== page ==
- When Mukunda buys the house in Songarh, he believes he will finally be able to live a fulfilled life. Ultimately, what choices has he made by buying the house? What does he lose, and what does he gain?
- The pull of forbidden love is strong for many of the characters. Which characters resist this pull, and which seem to welcome it? Are any of them successful in refusing to succumb to forbidden love? If so, which?
- “If anyone in his family or neighborhood got to know, there would be turmoil; Meera would certainly be ostracized, and perhaps he would be too.” (p. 139) Consider the strain put on the characters by societal expectations. Do you think her certain exclusion from society is the only reason Meera runs from her attraction to Nirmal?
- The above quote suggests a double standard for women and men in these types of situations; Meera will “certainly be ostracized,” while Nirmal may only “perhaps” suffer society’s disdain. How is this double standard a reflection of society, and what is your reaction to it? Do you see a double standard for women and men elsewhere in the novel?
- Noorie the Parrot plays a small yet significant role in the book, and in the hearts of those who closely encounter her. What does she represent for Mukunda, the man who threatens to make “parrot stew” of her? To his wife, who sets the bird free to fend for itself? For Chacha and Chachi, who return to Calcutta to find Noorie is no longer there?
- After finishing the book, turn back to the beginning and reread the opening Prologue. Discuss: How has your interpretation of the opening paragraphs changed? Does the Prologue evoke different emotions now that you are more acquainted with the house and the river?
- During the massive displacement of the Indian Partition, more than 100,000 people died. Do you see ways in which these events mirror other events taking place in the world today?
ENHANCE YOUR BOOK CLUB
- With the members of your reading group, create a family tree for the characters in the novel. You can use this diagram as a resource during your discussion.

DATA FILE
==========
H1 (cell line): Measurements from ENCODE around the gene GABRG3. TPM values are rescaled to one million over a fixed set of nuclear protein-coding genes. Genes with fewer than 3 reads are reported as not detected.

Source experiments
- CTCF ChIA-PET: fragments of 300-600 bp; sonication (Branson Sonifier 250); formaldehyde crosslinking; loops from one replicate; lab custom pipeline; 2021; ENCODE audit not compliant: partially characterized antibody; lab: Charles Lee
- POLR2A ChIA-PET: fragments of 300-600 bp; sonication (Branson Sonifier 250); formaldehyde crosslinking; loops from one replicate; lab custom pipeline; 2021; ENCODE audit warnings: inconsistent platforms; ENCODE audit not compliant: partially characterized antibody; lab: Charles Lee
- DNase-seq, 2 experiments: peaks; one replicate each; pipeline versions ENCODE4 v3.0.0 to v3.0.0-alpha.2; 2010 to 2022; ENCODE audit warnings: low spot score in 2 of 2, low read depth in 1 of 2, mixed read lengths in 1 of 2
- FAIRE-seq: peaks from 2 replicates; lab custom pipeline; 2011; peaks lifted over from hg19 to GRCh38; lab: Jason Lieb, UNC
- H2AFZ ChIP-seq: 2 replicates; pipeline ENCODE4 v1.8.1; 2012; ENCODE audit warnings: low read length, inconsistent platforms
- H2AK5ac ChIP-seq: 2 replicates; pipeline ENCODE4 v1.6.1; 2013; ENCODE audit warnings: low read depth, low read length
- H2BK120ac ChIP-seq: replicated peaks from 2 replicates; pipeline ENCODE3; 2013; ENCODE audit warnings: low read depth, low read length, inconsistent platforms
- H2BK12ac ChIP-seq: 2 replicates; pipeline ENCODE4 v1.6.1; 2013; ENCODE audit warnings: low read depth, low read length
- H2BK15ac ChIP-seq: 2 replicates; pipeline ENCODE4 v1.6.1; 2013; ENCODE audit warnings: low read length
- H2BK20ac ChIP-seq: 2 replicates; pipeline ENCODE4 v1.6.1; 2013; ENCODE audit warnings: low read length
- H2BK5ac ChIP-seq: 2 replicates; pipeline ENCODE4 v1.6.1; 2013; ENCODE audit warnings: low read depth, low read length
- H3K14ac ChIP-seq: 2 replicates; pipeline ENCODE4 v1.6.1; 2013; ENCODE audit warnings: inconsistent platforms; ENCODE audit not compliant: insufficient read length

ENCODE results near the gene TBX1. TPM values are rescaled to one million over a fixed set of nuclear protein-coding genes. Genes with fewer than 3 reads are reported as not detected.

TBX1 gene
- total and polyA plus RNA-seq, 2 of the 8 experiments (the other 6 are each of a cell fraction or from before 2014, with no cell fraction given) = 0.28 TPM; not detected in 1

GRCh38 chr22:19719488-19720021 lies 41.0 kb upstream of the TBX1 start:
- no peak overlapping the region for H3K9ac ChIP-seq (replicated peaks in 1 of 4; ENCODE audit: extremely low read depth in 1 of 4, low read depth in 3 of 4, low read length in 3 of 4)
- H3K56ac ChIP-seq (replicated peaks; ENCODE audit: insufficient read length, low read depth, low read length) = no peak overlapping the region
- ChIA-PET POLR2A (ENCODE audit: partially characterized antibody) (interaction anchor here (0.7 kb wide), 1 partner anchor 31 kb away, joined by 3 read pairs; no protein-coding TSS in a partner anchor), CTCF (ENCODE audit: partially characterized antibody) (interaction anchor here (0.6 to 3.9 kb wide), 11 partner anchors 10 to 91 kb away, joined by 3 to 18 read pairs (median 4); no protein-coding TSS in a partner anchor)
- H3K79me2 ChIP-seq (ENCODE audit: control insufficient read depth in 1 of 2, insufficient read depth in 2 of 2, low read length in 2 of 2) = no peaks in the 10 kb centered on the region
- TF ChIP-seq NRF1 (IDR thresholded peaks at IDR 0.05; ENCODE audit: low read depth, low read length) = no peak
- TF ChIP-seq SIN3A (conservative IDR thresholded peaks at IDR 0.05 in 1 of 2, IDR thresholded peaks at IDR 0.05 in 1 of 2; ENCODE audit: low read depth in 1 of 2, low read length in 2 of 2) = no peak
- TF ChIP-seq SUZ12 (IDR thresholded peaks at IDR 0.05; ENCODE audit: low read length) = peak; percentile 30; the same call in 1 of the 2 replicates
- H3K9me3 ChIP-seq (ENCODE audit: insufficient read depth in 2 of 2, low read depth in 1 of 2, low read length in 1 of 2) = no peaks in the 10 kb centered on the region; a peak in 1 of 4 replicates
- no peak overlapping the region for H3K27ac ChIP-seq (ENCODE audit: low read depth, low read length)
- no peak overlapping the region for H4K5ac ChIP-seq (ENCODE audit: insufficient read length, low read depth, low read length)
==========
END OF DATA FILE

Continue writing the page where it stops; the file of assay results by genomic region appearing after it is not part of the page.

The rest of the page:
- Mukunda fondly remembers Chacha’s inability to buy anything but books when he comes into a bit of spare money. Chacha appreciates everything from the “beautiful engraving on the title page” to the smell of the pages of a secondhand book. Take a trip to a bookstore or secondhand book sale in your community as Chacha might have done.
- Meera’s favorite hobby is taking care of the young pups she finds by the Songarh ruin. She also enjoys sketching them, the ruin, and the people she loves. Find a person, place, or animal that interests you and sketch that subject in two ways: how the subject truly looks—like Nirmal would request if you were sketching the ruin—and how the subject makes you feel.
- Anuradha Roy’s characters live in an ever-changing India, and the novel often touches upon the goings-on of the time period. Using the internet or your local library as a resource, learn more about India’s history in the first half of the 20th century.
- The symphony “Finlandia” by Sibelius plays a part in the book; Makunda hears the symphony in school on p. 221, the flute melody in it entrances Mukunda when Bakul plays it for him on p. 241, and he plays it himself on p.273. Find a recording of symphony and try to locate the movement with the flute Bakul plays. With your group, discuss what Mukunda may have been thinking or feeling when he heard the melody, and the emotions it brings up in you.